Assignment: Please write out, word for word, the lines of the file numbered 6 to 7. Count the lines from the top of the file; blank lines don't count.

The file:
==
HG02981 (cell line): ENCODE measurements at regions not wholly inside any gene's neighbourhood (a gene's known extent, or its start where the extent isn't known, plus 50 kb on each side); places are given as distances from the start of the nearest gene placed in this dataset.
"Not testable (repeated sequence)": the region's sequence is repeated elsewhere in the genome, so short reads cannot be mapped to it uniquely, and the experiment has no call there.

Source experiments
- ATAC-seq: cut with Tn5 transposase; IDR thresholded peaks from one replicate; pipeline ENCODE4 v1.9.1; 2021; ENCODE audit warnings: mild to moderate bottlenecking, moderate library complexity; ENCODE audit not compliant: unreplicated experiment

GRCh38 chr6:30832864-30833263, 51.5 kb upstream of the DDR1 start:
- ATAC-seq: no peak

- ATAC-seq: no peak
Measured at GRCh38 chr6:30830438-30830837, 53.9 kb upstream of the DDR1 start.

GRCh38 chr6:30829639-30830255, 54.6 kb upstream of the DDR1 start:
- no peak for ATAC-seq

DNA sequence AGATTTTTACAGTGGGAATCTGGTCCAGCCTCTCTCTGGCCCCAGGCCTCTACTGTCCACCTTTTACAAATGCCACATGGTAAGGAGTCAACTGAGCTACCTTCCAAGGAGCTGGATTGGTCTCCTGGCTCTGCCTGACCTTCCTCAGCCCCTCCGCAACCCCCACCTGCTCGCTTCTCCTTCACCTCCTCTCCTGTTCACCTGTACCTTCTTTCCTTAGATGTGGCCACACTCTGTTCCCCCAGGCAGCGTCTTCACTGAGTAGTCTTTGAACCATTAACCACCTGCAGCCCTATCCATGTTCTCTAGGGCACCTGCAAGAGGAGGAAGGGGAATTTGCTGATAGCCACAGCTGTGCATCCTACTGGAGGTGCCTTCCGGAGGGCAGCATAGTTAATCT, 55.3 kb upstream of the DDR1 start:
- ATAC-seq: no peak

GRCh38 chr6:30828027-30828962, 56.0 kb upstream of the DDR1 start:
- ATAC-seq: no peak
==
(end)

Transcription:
- ATAC-seq: no peak

- ATAC-seq: no peak